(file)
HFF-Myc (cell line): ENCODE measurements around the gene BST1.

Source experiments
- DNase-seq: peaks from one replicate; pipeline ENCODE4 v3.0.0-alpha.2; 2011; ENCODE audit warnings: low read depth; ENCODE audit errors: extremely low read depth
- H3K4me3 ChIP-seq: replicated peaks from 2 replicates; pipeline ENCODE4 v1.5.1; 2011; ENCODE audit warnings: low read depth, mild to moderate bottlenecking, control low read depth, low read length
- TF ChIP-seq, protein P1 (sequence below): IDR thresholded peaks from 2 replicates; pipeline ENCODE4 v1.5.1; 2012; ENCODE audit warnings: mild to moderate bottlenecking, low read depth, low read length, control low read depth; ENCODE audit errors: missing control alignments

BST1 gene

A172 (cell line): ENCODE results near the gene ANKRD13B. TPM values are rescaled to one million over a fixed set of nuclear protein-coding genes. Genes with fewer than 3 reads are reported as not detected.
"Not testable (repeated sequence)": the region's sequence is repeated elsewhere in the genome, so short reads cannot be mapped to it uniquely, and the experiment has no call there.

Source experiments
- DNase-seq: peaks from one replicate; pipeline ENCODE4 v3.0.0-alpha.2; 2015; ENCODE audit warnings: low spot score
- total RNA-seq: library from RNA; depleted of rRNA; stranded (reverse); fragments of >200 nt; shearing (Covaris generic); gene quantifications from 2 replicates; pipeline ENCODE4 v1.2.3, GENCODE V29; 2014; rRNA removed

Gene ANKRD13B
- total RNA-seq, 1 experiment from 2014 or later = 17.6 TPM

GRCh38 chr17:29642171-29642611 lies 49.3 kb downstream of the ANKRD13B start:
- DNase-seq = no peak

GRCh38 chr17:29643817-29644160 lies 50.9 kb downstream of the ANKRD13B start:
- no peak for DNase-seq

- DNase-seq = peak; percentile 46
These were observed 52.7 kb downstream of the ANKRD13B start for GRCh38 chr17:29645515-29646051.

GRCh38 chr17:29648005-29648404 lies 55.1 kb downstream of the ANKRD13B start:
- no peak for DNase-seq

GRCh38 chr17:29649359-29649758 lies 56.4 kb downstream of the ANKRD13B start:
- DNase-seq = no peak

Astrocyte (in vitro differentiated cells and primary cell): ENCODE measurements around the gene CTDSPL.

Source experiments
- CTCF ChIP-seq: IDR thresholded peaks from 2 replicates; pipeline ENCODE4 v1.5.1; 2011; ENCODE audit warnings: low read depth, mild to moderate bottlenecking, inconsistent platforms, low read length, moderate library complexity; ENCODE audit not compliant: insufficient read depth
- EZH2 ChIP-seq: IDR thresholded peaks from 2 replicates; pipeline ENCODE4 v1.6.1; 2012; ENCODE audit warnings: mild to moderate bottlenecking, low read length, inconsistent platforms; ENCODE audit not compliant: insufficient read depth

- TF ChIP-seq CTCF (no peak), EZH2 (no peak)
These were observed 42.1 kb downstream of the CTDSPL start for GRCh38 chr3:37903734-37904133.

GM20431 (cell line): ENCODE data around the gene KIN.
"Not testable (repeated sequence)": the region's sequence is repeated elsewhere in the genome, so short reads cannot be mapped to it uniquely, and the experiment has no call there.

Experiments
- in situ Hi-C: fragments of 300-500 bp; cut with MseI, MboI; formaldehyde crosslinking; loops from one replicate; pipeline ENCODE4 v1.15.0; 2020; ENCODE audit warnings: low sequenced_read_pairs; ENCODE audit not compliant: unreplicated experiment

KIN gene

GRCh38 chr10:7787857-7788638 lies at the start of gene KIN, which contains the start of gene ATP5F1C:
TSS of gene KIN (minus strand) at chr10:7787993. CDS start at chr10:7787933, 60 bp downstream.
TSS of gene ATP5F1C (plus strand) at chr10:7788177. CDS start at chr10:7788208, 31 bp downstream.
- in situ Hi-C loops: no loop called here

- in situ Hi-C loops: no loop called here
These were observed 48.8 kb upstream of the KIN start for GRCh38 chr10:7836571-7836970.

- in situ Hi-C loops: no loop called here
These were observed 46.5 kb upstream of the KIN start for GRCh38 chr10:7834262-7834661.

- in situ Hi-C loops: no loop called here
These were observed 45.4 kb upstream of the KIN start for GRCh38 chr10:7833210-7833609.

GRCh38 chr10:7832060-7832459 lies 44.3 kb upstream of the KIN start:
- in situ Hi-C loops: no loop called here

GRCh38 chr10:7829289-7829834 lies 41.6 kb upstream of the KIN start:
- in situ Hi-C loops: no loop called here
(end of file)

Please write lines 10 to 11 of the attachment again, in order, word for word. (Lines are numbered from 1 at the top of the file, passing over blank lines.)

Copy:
- DNase-seq: peaks from one replicate; pipeline ENCODE4 v3.0.0-alpha.2; 2015; ENCODE audit warnings: low spot score
- total RNA-seq: library from RNA; depleted of rRNA; stranded (reverse); fragments of >200 nt; shearing (Covaris generic); gene quantifications from 2 replicates; pipeline ENCODE4 v1.2.3, GENCODE V29; 2014; rRNA removed